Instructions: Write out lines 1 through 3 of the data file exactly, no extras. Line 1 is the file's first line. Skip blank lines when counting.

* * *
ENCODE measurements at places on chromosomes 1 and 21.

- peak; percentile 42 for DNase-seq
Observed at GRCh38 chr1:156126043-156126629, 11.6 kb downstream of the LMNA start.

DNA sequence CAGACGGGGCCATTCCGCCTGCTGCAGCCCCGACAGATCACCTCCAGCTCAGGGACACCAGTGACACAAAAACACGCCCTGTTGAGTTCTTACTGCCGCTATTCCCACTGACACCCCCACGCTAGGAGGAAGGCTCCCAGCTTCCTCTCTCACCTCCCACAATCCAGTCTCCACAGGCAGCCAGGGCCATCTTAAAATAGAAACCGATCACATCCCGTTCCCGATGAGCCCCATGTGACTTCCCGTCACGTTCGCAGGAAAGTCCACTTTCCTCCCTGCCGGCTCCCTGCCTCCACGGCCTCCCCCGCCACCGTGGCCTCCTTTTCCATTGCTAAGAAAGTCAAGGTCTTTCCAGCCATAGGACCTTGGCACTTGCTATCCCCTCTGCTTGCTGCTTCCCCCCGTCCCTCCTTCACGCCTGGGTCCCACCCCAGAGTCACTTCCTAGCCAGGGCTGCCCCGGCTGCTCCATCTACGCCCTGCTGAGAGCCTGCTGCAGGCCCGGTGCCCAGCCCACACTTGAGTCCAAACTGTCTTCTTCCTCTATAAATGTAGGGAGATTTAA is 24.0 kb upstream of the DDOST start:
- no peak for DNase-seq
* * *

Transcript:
ENCODE measurements at places on chromosomes 1 and 21.

- peak; percentile 42 for DNase-seq
Observed at GRCh38 chr1:156126043-156126629, 11.6 kb downstream of the LMNA start.